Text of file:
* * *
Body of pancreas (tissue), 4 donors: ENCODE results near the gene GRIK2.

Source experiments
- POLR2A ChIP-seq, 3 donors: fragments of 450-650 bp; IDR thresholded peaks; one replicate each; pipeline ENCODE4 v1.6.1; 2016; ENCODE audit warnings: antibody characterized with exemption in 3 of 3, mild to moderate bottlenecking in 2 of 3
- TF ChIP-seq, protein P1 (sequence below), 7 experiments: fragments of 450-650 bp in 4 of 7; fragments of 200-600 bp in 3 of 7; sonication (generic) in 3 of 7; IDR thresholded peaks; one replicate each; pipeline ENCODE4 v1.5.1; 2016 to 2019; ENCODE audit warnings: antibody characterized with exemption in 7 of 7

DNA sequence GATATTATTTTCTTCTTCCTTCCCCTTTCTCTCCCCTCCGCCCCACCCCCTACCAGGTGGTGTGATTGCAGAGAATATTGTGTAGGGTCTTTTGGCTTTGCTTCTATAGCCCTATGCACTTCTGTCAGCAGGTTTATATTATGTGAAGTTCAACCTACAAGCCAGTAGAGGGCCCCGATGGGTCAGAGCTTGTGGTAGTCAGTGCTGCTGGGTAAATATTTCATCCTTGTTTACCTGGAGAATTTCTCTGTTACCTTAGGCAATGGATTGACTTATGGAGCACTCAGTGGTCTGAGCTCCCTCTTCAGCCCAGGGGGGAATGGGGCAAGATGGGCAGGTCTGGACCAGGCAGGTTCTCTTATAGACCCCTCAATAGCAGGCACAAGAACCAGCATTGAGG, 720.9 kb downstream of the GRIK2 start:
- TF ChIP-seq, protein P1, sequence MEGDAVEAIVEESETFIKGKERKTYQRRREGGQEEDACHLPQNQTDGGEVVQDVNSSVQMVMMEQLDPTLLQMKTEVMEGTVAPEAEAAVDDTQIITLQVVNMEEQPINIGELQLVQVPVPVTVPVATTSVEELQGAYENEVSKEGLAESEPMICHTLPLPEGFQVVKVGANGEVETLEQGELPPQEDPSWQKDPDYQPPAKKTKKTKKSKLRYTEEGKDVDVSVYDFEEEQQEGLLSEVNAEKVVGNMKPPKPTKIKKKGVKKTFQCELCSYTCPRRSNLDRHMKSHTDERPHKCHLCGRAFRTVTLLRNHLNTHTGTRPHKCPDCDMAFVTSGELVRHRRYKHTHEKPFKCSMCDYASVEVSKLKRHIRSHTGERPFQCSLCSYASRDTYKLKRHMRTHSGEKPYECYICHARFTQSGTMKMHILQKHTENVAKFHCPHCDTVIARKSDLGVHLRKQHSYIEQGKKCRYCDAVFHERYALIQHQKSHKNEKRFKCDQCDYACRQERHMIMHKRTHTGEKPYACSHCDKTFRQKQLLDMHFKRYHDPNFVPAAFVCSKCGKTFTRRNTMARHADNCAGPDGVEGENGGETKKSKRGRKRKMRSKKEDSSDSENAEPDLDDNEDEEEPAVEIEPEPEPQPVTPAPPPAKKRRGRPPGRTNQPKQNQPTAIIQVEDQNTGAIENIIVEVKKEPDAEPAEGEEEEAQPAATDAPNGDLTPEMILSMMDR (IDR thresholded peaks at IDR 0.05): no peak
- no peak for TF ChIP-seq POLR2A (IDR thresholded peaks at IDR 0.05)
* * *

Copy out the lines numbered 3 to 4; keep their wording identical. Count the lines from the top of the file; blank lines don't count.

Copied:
- POLR2A ChIP-seq, 3 donors: fragments of 450-650 bp; IDR thresholded peaks; one replicate each; pipeline ENCODE4 v1.6.1; 2016; ENCODE audit warnings: antibody characterized with exemption in 3 of 3, mild to moderate bottlenecking in 2 of 3
- TF ChIP-seq, protein P1 (sequence below), 7 experiments: fragments of 450-650 bp in 4 of 7; fragments of 200-600 bp in 3 of 7; sonication (generic) in 3 of 7; IDR thresholded peaks; one replicate each; pipeline ENCODE4 v1.5.1; 2016 to 2019; ENCODE audit warnings: antibody characterized with exemption in 7 of 7